England’s Twenty20 West Indies continues
WEST Indies continued their Twenty20 stranglehold over England as they defied distinctly un-Caribbean conditions to seal a 21-run win in Chester-leStreet.
The Windies may have lost a compelling Test series but their short-form specialists continued a proud record over England, winning 11 of 15 contests, including last year’s unforgettable World T20 final in Kolkata.
Chris Gayle (40) and Evin Lewis (51) – a well-known tormentor and his heir apparent – scored 91 boundary-laden runs between them in just 49 deliveries to set the foundation for a winning score of 176 for nine.
That was lower than it could have been, Liam Plunkett and Adil Rashid sharing six wickets to lead the revival, but it proved beyond the reach of a side who leant too heavily on Alex Hales’ 43.
England eventually needed 26 from the final over, but there was no reprise of the late heroics Carlos Brathwaite summoned at Eden Gardens 16 months ago, when he smashed Ben Stokes for four successive sixes to take the trophy.
It was, fittingly, Brathwaite who closed things out by bowling Plunkett with three balls to spare.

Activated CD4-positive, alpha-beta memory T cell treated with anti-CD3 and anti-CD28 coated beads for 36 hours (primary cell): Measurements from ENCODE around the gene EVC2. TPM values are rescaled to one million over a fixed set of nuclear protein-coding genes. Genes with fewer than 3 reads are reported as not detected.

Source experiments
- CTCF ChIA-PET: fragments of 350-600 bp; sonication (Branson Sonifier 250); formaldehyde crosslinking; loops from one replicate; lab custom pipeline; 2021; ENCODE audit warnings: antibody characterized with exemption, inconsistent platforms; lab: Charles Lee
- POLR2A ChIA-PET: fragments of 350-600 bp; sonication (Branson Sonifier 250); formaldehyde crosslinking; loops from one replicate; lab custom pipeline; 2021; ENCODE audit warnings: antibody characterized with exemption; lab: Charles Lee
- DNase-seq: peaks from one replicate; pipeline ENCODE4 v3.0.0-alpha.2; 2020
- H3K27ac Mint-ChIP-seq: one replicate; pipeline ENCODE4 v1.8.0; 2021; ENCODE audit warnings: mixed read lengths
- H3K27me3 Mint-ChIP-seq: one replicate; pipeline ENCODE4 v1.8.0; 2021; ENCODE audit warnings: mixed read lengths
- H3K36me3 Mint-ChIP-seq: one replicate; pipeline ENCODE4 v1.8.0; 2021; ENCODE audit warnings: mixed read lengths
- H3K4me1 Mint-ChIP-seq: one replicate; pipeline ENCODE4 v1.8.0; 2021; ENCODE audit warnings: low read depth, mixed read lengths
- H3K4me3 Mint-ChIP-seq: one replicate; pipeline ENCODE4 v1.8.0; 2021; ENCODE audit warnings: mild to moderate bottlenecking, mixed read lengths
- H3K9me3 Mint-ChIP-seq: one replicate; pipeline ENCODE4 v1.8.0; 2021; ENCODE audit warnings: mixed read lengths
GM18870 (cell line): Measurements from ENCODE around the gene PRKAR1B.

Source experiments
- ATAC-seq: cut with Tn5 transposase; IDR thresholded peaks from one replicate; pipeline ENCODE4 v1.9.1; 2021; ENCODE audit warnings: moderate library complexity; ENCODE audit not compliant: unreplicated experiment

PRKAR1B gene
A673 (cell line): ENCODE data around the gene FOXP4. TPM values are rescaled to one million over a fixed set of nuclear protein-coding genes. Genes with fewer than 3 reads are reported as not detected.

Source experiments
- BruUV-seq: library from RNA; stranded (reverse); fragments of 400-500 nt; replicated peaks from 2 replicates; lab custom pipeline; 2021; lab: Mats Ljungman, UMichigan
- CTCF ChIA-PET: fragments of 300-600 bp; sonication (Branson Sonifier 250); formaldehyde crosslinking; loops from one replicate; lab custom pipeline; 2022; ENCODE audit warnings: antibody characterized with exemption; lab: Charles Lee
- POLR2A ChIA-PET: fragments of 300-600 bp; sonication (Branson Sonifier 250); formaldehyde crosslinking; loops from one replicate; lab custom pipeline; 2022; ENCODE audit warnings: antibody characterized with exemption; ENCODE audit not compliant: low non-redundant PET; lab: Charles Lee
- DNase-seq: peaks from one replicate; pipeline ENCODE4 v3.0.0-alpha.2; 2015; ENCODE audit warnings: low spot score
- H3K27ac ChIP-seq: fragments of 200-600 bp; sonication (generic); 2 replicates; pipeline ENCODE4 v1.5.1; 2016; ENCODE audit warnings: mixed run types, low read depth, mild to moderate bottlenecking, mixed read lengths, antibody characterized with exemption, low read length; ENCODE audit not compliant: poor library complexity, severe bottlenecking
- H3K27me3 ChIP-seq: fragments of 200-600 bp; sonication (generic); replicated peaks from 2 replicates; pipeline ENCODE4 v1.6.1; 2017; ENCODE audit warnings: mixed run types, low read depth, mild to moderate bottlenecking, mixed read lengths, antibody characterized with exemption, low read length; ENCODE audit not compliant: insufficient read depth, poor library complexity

After being asked to bat first, West Indies’ scoreboard never stopped spinning in the six-over powerplay, during which a swaggering Gayle powered his side to 72 without loss.
He arrived at the ground boasting a record 99 sixes in T20 internationals and a short ball from David Willey pro- vided all the prompting he needed to launch his 100th into the stands.
He added three more, one from the very next ball and the last a remarkable blow over extra-cover off Chris Jordan.
Lewis was left a virtual spectator for much of the early assault but waded in during the seventh over, crunching an already chastened Tom Curran for two sixes and a four.
England were in danger of drowning but found salvation in Gayle’s running – as lamentable as his ball-striking is enjoyable.
At almost 38 he prefers striking to sprinting, but even seasoned watchers were baffled by his nonchalant jog as Roy and Plunkett combined to run him out.
Lewis briefly carried the baton, pass- ing Gayle’s score and reaching 50 before the introduction of Plunkett changed things.
The former Durham man persuaded Lewis and Marlon Samuels to make the same error in the same over, both aiming down the ground but picking out Joe Root at the edge of the circle.
The tourists never regained their swagger, losing their next batsmen for 44. Plunkett picked up a deserved third – Kieron Pollard pulling to fine leg – with Rashid sweeping up at the end.
Jason Roy took guard to begin the England reply and with the aim to kickstart his own international summer after being dropped during the Champions Trophy.
He lasted precisely one delivery, guiding Jerome Taylor’s loosener gen-